Friday, July 17, 2015

The Death of Prince Edmund Tudor

Before the death of Prince Arthur gave us a history that includes Henry VIII. Long before that Henry went through six wives in his quest for a quiver of sons. Elizabeth of York and Henry VII lost their third son (sixth child), Edmund, when he was just over one year old.

By the time Edmund died on June 19th, 1500, Henry and Elizabeth had already lost one child, the Princess Elizabeth in 1495. Little Elizabeth, who I refer to as Eliza in Plantagenet Princess, Tudor Queen, was named for her maternal grandmother. Elizabeth Woodville died while her daughter was in confinement for little Eliza, so her death would have been particularly poignant.

Edmund's death was no easier on the Tudor parents. They had traveled to Calais as London was plagued, once again, by the sweating sickness. Thinking that their children were safely tucked away with attentive nurses and servants in the English countryside, Henry and Elizabeth's greatest fear was likely for their eldest, Arthur, who may have already been showing signs of weakness caused by the tuberculosis that would kill him two years later.

In my book, the death of Edmund has a significant effect on Henry and Elizabeth's relationship, especially because it comes just months after Henry finally gave in to various pressures and ordered the executions of Edward of Warwick and Perkin Warbeck. Edward was Elizabeth's cousin and had been imprisoned for over half of his life.

Did his execution and Edmund's death drive a wedge between the previously happy Tudor couple? We can only guess, but you can read my take on events in Plantagenet Princess, Tudor Queen.


  1. I personally don't think it did. They appeared to be a close and united front as always at Arthur's wedding and displayed touching closeness at Arthur's death. They were still traveling/residing together and giving each other gifts during this time.(She embroidered his garter mantle personally in early 1502). She was rumored to be pregnant in 1500 so it's likely that Henry was still openly visiting her (if he had stopped going to her bedchamber it may have been commented on as it was with Henry VIII and Katherine of Aragon). Elizabeth seemed to be just as eager for the Spanish alliance as Arthur was so I think she would have understood that it was a difficult choice between Warwick and the future of their dynasty. The only time there may have been a distance between them in my opinion was when she went to Wales alone (she and Henry were residing together at Woodstock but she then went to Wales alone) when previously she and Henry seemed to spend almost all the time together. But that equally could have been just needed some personal time away from court after the death of her son. If she had merely wanted to be away from Henry she had a ton of residences to chose from. I think she was sad and in poor health and just wanted some time for quiet reflection. She became sick on the trip and Henry went to join her later on and they appear to have been on good terms at the time of her death.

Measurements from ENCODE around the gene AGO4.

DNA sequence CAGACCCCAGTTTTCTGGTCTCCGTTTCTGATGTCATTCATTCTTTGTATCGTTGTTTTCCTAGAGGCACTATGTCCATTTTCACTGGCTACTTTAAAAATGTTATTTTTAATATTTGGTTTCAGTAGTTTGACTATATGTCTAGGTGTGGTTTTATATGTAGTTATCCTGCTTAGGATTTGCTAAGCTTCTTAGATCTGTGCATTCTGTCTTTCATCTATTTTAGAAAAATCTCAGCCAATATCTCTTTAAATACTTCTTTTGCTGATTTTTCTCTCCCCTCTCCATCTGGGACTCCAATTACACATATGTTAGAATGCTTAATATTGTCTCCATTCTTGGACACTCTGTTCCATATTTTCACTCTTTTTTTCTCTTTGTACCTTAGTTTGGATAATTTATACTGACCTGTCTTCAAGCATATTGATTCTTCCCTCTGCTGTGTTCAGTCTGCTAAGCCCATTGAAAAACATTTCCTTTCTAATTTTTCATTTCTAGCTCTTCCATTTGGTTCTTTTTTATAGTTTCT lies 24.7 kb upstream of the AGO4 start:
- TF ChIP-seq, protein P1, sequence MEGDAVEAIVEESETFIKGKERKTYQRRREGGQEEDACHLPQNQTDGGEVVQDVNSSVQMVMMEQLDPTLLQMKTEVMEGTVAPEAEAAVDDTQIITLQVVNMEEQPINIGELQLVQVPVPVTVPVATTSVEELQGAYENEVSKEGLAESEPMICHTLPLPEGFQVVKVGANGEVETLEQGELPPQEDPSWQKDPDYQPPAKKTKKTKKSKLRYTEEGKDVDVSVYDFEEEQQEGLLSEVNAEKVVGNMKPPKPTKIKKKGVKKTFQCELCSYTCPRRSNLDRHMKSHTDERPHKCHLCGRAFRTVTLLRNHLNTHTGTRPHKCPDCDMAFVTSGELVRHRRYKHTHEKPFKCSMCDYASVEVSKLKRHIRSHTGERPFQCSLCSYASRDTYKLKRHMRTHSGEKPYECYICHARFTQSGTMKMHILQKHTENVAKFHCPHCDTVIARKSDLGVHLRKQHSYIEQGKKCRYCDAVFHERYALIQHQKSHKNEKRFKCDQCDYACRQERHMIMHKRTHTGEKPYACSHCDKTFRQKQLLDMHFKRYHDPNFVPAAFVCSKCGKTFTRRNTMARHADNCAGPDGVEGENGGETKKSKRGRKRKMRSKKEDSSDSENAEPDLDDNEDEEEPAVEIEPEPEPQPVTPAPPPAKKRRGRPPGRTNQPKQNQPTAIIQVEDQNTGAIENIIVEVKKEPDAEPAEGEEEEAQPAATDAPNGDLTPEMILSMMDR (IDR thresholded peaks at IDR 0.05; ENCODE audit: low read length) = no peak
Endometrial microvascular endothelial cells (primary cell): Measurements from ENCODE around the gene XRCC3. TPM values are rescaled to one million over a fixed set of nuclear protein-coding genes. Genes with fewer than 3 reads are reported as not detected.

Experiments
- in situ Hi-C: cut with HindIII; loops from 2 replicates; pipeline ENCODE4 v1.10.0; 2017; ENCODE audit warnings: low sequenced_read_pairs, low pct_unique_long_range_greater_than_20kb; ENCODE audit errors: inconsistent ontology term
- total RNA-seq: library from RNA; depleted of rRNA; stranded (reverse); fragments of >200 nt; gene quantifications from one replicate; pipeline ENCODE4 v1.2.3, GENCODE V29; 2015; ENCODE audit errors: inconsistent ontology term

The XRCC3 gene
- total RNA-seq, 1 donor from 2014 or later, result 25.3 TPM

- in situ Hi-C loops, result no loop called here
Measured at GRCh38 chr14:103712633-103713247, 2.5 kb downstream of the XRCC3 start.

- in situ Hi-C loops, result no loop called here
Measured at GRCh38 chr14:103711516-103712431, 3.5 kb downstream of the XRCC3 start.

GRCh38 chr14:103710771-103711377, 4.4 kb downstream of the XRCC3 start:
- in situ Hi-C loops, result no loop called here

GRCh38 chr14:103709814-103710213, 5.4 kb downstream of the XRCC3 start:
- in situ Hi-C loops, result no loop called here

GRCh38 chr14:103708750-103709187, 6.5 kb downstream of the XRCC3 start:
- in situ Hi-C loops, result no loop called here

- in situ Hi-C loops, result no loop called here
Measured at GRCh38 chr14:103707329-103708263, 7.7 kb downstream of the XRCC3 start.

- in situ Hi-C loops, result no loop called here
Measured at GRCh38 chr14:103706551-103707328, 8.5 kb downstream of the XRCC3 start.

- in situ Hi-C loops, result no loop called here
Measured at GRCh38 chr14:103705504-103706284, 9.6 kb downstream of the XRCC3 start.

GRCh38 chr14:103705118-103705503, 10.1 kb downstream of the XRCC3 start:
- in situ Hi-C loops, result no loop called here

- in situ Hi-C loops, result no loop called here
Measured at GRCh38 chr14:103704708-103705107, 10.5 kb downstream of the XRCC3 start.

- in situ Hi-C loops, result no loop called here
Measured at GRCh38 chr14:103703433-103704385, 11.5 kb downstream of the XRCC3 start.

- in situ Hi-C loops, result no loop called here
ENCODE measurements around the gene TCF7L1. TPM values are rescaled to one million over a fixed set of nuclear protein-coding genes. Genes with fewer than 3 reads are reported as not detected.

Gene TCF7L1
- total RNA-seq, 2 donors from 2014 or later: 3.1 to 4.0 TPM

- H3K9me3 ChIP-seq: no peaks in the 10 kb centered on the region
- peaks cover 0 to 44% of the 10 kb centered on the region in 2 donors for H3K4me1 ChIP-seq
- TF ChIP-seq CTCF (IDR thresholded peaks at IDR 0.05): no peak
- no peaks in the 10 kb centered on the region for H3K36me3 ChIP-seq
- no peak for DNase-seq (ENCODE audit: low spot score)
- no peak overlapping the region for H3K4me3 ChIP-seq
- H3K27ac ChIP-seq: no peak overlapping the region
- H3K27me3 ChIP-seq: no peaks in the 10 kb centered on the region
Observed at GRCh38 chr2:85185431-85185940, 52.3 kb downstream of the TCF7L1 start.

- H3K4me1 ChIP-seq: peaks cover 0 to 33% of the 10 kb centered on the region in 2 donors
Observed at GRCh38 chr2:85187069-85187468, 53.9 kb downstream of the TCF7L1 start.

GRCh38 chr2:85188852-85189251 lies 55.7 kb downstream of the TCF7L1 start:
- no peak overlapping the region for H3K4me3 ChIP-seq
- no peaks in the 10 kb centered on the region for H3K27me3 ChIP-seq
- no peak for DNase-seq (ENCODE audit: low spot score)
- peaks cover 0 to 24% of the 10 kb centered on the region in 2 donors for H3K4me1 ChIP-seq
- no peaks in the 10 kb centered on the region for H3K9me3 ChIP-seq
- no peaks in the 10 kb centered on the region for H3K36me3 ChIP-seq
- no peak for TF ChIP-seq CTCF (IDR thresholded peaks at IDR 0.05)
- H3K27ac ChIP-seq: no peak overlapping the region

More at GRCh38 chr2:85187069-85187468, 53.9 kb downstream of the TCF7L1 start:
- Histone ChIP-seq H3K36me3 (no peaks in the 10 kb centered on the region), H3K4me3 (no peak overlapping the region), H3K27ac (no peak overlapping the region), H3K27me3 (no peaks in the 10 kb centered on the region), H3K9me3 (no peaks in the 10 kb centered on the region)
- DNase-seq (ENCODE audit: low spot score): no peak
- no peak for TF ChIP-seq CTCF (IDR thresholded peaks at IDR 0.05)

Sorry for the long comment, I really like these two and their relationship :)

    1. No need to apologize! I appreciate you comment and your interest in Henry and Elizabeth. They do seem particularly devoted to each other for a couple of this time period. If they experienced any of the marital problems that are common for parents who lose a child, I expect that they worked their way back to each other. We do know that they comforted each other and decided to have another child after Arthur's death, so they clearly had a strong relationship.

  2. i agree with the previous anon comment. nothing tends to point that Henry and Elizabeth's relationship 'suffered' some kind of impact after Edmund or Warwick's death. Elizabeth knew the necessity of Arthur's union, and knew the threat that Warwick was for it. Maybe she was not very pleased by the death of her cousin, but that she could resent it and take this against Henry is ridiculous. As for the loss of their child, they always have appeared supportive of each other.
    i was waiting for your book, but... well, AGAIN, i think i will be disapointed. why always adding rift and conflict into what looked like a very strong and happy couple? maybe it is not interesting enough sadly...

    1. I agree that Henry and Elizabeth were a happy couple, particularly supportive of one another. Any thoughts on how they worked through the deaths of their children is pure speculation other than the evidence we have of them comforting each other after Arthur's death. If they experienced any of the typical marriage trauma that accompanies the loss of a child, it is clear that they were able to work their way through it. As with all happy marriages, they were sure to have their ups and downs. Thanks for commenting.